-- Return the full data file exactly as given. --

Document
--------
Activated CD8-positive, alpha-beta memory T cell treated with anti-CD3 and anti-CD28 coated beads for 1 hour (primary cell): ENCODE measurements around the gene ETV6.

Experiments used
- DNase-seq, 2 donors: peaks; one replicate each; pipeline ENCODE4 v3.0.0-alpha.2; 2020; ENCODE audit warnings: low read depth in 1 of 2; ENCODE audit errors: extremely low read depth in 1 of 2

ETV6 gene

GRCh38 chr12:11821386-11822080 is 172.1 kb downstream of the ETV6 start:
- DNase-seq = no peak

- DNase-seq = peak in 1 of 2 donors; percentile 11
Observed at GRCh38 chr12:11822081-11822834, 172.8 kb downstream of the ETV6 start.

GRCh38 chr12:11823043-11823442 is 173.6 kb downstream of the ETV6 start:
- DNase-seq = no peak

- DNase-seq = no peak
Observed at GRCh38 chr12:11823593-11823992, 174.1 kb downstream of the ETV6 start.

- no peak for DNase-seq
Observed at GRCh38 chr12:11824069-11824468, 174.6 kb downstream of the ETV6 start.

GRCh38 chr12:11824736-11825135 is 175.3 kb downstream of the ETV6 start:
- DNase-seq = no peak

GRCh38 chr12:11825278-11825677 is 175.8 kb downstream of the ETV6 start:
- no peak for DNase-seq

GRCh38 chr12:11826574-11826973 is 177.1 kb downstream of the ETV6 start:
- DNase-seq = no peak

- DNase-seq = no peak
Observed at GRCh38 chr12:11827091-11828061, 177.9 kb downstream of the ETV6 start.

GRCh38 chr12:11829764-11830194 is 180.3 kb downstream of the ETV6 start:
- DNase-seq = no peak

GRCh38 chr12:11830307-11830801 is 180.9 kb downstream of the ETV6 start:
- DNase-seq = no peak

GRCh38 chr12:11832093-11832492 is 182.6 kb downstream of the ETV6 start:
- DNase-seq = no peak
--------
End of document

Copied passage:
Activated CD8-positive, alpha-beta memory T cell treated with anti-CD3 and anti-CD28 coated beads for 1 hour (primary cell): ENCODE measurements around the gene ETV6.

Experiments used
- DNase-seq, 2 donors: peaks; one replicate each; pipeline ENCODE4 v3.0.0-alpha.2; 2020; ENCODE audit warnings: low read depth in 1 of 2; ENCODE audit errors: extremely low read depth in 1 of 2

ETV6 gene

GRCh38 chr12:11821386-11822080 is 172.1 kb downstream of the ETV6 start:
- DNase-seq = no peak

- DNase-seq = peak in 1 of 2 donors; percentile 11
Observed at GRCh38 chr12:11822081-11822834, 172.8 kb downstream of the ETV6 start.

GRCh38 chr12:11823043-11823442 is 173.6 kb downstream of the ETV6 start:
- DNase-seq = no peak

- DNase-seq = no peak
Observed at GRCh38 chr12:11823593-11823992, 174.1 kb downstream of the ETV6 start.

- no peak for DNase-seq
Observed at GRCh38 chr12:11824069-11824468, 174.6 kb downstream of the ETV6 start.

GRCh38 chr12:11824736-11825135 is 175.3 kb downstream of the ETV6 start:
- DNase-seq = no peak

GRCh38 chr12:11825278-11825677 is 175.8 kb downstream of the ETV6 start:
- no peak for DNase-seq

GRCh38 chr12:11826574-11826973 is 177.1 kb downstream of the ETV6 start:
- DNase-seq = no peak

- DNase-seq = no peak
Observed at GRCh38 chr12:11827091-11828061, 177.9 kb downstream of the ETV6 start.

GRCh38 chr12:11829764-11830194 is 180.3 kb downstream of the ETV6 start:
- DNase-seq = no peak

GRCh38 chr12:11830307-11830801 is 180.9 kb downstream of the ETV6 start:
- DNase-seq = no peak

GRCh38 chr12:11832093-11832492 is 182.6 kb downstream of the ETV6 start:
- DNase-seq = no peak